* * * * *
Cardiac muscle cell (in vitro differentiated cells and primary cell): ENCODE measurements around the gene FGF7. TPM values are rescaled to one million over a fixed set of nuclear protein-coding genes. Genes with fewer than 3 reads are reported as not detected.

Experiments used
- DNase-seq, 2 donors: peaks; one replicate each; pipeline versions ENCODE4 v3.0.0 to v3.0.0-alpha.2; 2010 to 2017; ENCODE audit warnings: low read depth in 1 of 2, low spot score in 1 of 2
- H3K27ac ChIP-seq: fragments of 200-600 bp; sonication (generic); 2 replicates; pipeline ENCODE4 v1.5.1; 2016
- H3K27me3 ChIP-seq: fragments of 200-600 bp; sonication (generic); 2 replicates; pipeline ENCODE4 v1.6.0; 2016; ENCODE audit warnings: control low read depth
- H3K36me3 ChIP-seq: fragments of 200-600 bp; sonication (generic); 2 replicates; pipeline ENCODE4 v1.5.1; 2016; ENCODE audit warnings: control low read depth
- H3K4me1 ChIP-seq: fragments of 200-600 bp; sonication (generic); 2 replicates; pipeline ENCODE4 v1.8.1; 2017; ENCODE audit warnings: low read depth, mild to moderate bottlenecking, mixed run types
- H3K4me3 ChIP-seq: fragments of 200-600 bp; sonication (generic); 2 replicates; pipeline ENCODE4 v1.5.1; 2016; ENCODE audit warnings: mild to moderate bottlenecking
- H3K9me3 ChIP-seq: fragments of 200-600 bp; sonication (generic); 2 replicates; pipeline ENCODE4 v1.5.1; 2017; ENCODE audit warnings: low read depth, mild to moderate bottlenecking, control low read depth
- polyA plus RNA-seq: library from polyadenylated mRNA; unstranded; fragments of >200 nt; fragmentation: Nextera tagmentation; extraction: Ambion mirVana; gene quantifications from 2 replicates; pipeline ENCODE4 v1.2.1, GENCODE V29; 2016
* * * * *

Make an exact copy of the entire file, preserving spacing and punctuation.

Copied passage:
Cardiac muscle cell (in vitro differentiated cells and primary cell): ENCODE measurements around the gene FGF7. TPM values are rescaled to one million over a fixed set of nuclear protein-coding genes. Genes with fewer than 3 reads are reported as not detected.

Experiments used
- DNase-seq, 2 donors: peaks; one replicate each; pipeline versions ENCODE4 v3.0.0 to v3.0.0-alpha.2; 2010 to 2017; ENCODE audit warnings: low read depth in 1 of 2, low spot score in 1 of 2
- H3K27ac ChIP-seq: fragments of 200-600 bp; sonication (generic); 2 replicates; pipeline ENCODE4 v1.5.1; 2016
- H3K27me3 ChIP-seq: fragments of 200-600 bp; sonication (generic); 2 replicates; pipeline ENCODE4 v1.6.0; 2016; ENCODE audit warnings: control low read depth
- H3K36me3 ChIP-seq: fragments of 200-600 bp; sonication (generic); 2 replicates; pipeline ENCODE4 v1.5.1; 2016; ENCODE audit warnings: control low read depth
- H3K4me1 ChIP-seq: fragments of 200-600 bp; sonication (generic); 2 replicates; pipeline ENCODE4 v1.8.1; 2017; ENCODE audit warnings: low read depth, mild to moderate bottlenecking, mixed run types
- H3K4me3 ChIP-seq: fragments of 200-600 bp; sonication (generic); 2 replicates; pipeline ENCODE4 v1.5.1; 2016; ENCODE audit warnings: mild to moderate bottlenecking
- H3K9me3 ChIP-seq: fragments of 200-600 bp; sonication (generic); 2 replicates; pipeline ENCODE4 v1.5.1; 2017; ENCODE audit warnings: low read depth, mild to moderate bottlenecking, control low read depth
- polyA plus RNA-seq: library from polyadenylated mRNA; unstranded; fragments of >200 nt; fragmentation: Nextera tagmentation; extraction: Ambion mirVana; gene quantifications from 2 replicates; pipeline ENCODE4 v1.2.1, GENCODE V29; 2016